“Lick Of The Week” with Keith Amyx
A fun little boogie in E!
Tab is included at the end of the video, take a screenshot and save if that's helpful. Enjoy!
Zemaitis and Teye
The story of another renowned guitar maker parallels the narratives of many of the (other) best makers in the world. As a child he deconstructed his toys and built his own. He grew up to be a cabinet and furniture maker and an amateur guitar player.
Legend has it that Tony Zemaitis built his first acoustic guitar because he couldn’t afford to buy one. Or he couldn’t find one that was suitable to his liking. Either way, he was a late teenager or around the age of 20 when he took matters into his own hands.
That was the mid 1950s and by 1965 Zemaitis decided to pursue guitar making full time working from his home in Balham, London. Along the way his “prototype” acoustics were sold to family and friends just to cover his costs. He also became quite adept at building 12-string acoustics and musicians started taking notice of his guitars at gigs around town.
One of his most famous 12-strings is “Ivan the Terrible” made for Eric Clapton in 1969.
However, Zemaitis is best known for his metal topped electrics. Experimenting with a way to suppress the 60-cycle hum from single coils, Zemaitis put a simple aluminum top on one of his prototypes and it was a success.
For “production” Zemaitis took it another step further and hired his engraver friend Danny O’Brien to freestyle some artwork on the metal front. That was around 1970.
The rest is history. Tony McPhee bought his first ornate metal-topped electric.
Ronnie Wood bought the second.
It was not in Tony’s humble personality to spike the ball. But to spike the ball he went on to create electric fronts completely covered in a mosaic of pearloid tile and abalone.
Fame and guitar elites did not dissuade Tony from his laurels. The material and construction he used for electrics was uniform regardless of the customer’s name, consisting of a three-piece mahogany body and three-piece mahogany neck. Always a glued neck.
Tony retired in 2000 and passed away two years later. The same year a deal was struck between Tony’s family and Greco (Kanda Shokai Japan) to launch Zemaitis International. The brand and ornate aesthetics continue to this day.
Tony’s legacy also lives through a similar style of build from a luthier named Teye Wijnterp. Wijnterp was gigging with two custom Zemaitis’ when in 2004 his new bass player pointed out he may want to reconsider based on their value. After Teye did some investigating he agreed, even the new Japanese built Zemaitis’ were going for more than he paid for the original custom ones.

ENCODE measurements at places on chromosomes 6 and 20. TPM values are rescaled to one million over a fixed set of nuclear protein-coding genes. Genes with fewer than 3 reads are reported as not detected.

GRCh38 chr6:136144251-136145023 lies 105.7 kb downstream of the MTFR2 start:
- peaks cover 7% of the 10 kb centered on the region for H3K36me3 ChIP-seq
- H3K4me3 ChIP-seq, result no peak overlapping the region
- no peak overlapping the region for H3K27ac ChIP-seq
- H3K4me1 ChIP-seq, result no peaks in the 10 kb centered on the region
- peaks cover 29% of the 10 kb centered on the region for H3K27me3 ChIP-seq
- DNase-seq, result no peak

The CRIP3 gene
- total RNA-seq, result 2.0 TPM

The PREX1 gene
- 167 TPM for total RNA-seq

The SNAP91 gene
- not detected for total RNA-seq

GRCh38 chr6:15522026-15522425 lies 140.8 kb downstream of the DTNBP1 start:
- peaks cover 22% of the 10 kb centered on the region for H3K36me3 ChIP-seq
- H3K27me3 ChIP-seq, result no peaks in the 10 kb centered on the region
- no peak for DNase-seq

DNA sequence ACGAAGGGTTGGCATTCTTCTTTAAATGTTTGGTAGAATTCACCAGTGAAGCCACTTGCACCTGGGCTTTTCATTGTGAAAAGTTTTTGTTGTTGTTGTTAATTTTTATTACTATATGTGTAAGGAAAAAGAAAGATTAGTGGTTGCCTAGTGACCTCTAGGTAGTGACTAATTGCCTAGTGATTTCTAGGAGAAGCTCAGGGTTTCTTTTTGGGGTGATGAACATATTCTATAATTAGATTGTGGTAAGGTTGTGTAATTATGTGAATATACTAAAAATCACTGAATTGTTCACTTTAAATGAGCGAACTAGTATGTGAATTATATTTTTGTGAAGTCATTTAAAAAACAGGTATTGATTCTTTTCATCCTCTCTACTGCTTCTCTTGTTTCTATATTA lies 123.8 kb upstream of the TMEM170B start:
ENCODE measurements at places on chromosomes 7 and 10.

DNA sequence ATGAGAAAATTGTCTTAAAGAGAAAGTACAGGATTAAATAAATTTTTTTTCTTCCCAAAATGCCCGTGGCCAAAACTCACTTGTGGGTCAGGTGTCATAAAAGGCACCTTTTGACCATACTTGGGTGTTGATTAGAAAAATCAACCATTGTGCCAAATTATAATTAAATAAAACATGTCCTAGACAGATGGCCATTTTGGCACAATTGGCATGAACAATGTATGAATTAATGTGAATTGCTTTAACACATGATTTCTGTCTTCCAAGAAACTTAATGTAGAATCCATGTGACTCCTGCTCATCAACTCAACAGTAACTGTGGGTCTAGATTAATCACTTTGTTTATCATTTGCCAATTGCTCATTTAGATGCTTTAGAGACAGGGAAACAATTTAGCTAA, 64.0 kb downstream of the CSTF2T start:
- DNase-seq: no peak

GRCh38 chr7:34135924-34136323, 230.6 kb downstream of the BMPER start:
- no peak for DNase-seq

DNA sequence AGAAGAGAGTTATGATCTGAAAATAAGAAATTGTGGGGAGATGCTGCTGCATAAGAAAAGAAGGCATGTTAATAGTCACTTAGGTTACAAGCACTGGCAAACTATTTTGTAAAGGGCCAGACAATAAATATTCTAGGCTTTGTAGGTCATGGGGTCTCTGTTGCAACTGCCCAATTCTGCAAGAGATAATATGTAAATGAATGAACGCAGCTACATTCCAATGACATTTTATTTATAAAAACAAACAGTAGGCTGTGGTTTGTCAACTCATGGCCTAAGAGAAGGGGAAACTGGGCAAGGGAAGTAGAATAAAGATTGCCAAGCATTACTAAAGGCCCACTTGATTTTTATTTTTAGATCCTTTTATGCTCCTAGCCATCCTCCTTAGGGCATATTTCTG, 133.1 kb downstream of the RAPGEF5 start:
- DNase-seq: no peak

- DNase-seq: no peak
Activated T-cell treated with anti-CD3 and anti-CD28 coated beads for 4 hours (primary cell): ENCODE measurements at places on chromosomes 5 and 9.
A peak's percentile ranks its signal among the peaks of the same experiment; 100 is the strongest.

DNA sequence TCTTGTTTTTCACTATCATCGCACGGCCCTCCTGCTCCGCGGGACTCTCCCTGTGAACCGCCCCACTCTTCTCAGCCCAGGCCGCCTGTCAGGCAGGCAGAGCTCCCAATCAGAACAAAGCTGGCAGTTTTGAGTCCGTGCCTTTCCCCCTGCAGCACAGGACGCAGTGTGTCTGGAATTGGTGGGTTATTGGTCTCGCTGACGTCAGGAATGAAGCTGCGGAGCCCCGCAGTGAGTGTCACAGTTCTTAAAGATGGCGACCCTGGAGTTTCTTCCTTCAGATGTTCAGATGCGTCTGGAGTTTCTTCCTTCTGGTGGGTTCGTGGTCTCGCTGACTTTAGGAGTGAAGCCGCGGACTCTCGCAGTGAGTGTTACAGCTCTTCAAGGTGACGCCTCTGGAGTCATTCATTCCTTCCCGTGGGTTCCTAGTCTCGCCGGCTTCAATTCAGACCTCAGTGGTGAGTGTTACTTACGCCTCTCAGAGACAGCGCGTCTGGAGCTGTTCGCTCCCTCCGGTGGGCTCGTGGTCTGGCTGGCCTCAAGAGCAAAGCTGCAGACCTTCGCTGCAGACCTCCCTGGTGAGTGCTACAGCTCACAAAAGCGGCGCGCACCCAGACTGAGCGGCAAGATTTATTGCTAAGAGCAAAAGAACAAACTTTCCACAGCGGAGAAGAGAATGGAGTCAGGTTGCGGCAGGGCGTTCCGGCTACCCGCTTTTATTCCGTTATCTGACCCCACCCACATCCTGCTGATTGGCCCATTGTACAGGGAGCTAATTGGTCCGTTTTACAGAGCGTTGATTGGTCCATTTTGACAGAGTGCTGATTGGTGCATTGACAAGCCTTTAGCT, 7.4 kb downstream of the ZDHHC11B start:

Teye decided to build his own version of a Zemaitis, a wood bodied guitar with an ornate aluminum front. Lacking any professional tools, he had to buy a drill press and Dremel tool just to get the ball rolling. That was in 2004, but it wasn’t his first. Teye’s first guitar was built with his father in 1981.
Building in his spare time it took approximately 10 months from start to finish. After that, Teye went to work on a second guitar which only took a couple of months to build after an extensive planning process. Guitar #2 was finished in 2006.
After a steady stream of custom orders started coming in Teye assembled a team to help him build and Teye Guitars was born.
Beyond the aesthetics, there is some clever passive circuitry in the guitars. Originally it was a “Mood” control which morphed into the “Mojo” control. There’s so many tone combinations the company published a tutorial :-) if you are interested.
Teye Guitars are made in Nashville. All of them are incredibly beautiful and this one in particular caught my eye… (they all did).
Teye Jazz Cat Specs: Etched plating with turquoise mosaic, Korina body with flame maple front and back, Korina neck with ebony fretboard, TV Jones Powertron PAF’s, Two volume controls, 1 master tone, and 1 master “Mojo”
As you can imagine these guitars get pricey, the least expensive Teye guitar starts at $3,400 and goes up to $12,000. Then there are the “Contact Us” prices :-). Below (center) is one I recently found at Lane Music in Nashville and it’s the 20th guitar built by the company, entirely hand made. MRSP $12,000.